Iraq: Ar-Rutbah Clashes

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Islamic State Counter Attacks To Relieve Pressure On Mosul

A map of Ar-Rutbah showing the location of the recent clashes in Iraq

Located in the western part of Anbar province, Ar-Rutbah is a remote Iraqi town. In 2012 it had a population of 27,879 residents, primarily Sunni, some of whom were supportive of the Islamic State (IS). As a lonely way-station on the road between the Jordanian capital of Amman and the Iraqi capital, Baghdad, it is often described as the most isolated town in Iraq.1.Book by Carter Andres. Contractor Combatants: Tales of an Embedded Capitalist

On the 21st of June 2014, the town was captured by IS militants during an IS offensive in Anbar province.2. Iraqi forces recaptured the city on the 17th of May 2016.3.

On the 23rd of October 2016, IS militants launched an assault on the town to relieve pressure on Mosul. IS in Mosul faced a major ongoing offensive, lead by Iraqi and Peshmerga forces with heavy support from US-led coalition. During their assault IS militants were able to capture the western parts of ar-Rutbah. This forced Iraqi forces and Sunni tribal fighters to retreat as IS captured positions north of the city.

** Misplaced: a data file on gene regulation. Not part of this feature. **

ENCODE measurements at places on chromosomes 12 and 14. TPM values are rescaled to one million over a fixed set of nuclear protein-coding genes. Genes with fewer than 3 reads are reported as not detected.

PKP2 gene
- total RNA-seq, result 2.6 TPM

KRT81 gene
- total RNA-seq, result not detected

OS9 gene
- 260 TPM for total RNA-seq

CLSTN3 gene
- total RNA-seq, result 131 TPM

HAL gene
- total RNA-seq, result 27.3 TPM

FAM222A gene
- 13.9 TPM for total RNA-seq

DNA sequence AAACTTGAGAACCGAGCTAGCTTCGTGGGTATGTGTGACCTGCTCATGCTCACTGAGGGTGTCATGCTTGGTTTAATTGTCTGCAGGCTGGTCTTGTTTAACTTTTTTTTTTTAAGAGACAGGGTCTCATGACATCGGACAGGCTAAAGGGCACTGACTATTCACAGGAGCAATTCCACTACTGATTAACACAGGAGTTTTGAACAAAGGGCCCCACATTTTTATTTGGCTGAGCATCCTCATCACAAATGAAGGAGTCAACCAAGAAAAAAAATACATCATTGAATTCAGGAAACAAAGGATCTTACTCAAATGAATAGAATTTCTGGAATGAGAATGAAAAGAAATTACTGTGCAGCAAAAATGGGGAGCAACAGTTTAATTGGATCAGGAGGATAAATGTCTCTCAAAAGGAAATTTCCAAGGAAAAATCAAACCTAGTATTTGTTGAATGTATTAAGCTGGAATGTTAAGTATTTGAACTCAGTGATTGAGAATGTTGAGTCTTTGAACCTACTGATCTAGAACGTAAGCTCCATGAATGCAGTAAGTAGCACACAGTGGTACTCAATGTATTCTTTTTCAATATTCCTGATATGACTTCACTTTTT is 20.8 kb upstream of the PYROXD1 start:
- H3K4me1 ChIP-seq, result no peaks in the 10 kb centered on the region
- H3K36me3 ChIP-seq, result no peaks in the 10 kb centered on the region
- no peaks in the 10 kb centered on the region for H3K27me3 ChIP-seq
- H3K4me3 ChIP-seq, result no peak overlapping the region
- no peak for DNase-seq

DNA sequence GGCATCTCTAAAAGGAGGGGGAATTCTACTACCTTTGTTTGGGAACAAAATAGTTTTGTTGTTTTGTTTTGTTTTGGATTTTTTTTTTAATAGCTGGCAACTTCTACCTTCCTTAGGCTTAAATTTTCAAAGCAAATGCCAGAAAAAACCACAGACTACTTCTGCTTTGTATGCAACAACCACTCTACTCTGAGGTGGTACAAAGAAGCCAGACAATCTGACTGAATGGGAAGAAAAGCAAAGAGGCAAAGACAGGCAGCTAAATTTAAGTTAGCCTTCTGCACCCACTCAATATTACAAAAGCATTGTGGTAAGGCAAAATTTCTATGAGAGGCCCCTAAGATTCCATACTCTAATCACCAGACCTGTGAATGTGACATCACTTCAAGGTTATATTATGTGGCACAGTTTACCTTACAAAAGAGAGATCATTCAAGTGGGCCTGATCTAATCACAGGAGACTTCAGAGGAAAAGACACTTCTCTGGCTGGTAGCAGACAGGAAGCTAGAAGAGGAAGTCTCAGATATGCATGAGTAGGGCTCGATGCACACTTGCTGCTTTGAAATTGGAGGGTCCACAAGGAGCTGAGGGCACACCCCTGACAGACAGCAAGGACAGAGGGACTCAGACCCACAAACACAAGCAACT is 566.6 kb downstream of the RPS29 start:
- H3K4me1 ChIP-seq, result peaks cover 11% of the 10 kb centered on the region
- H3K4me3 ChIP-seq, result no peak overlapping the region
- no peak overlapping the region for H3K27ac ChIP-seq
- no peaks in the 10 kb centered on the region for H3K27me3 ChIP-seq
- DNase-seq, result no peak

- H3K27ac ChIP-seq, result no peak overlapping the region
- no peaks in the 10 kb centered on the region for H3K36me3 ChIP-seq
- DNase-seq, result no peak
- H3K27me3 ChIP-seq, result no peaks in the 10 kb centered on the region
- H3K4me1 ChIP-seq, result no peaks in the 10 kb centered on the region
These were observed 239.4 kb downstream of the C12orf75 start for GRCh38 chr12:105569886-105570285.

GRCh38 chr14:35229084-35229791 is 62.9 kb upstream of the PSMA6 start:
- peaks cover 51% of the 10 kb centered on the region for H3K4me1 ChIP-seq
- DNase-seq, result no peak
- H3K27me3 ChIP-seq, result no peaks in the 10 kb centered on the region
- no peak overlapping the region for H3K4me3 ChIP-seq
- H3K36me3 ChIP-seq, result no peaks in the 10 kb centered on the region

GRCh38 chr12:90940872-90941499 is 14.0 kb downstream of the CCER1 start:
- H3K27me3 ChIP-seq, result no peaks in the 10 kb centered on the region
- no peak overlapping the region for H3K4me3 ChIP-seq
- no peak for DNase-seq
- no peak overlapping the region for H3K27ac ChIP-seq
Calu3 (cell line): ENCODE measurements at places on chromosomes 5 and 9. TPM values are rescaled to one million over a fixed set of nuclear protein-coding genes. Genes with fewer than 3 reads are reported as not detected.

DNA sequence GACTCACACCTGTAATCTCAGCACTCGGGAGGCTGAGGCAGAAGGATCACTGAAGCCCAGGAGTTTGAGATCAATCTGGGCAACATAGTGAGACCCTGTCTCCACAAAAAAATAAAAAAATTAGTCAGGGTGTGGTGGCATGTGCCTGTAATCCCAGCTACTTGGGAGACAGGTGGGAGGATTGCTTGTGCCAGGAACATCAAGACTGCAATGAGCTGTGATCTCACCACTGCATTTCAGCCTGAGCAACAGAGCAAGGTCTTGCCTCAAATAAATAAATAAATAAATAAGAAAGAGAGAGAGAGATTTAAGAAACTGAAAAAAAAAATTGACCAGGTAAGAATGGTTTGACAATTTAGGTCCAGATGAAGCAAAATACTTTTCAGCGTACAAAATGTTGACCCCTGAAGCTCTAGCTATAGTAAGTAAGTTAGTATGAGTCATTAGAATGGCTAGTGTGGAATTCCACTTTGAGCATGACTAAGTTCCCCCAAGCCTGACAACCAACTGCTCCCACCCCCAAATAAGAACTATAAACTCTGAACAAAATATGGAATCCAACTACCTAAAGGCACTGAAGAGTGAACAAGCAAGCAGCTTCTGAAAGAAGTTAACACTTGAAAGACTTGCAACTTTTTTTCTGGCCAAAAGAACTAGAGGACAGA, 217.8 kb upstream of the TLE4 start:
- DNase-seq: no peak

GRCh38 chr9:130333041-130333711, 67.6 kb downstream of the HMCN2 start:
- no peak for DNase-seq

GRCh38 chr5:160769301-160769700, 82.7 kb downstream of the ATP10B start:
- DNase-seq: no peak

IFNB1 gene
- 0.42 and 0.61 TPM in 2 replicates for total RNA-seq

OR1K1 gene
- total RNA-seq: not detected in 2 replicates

In an act of confusion typical to the conflict, the governor of Anbar province stated that IS militants had failed to capture the town. Despite reports by a number of news outlets that the town had fallen to IS. As is common, the truth was somewhere in the middle:  Iraqi and Sunni tribal forces remained in control of the eastern half of the town, successfully holding the town’s entrances from the highway that links it to Baghdad. After receiving reinforcements, Iraqi forces were able to recapture the town on October 25th, 2016. To combat the remaining militants a curfew was imposed on the town.4.

The work of local militias and armed forces appear to have been successful in pacifying the town. To this day Iraqi forces remain in control of ar-Rutbah and the town hasn’t faced conflict for almost a year.

Karlo Gregorić

Economics student from Croatia, writes about anything but economics.

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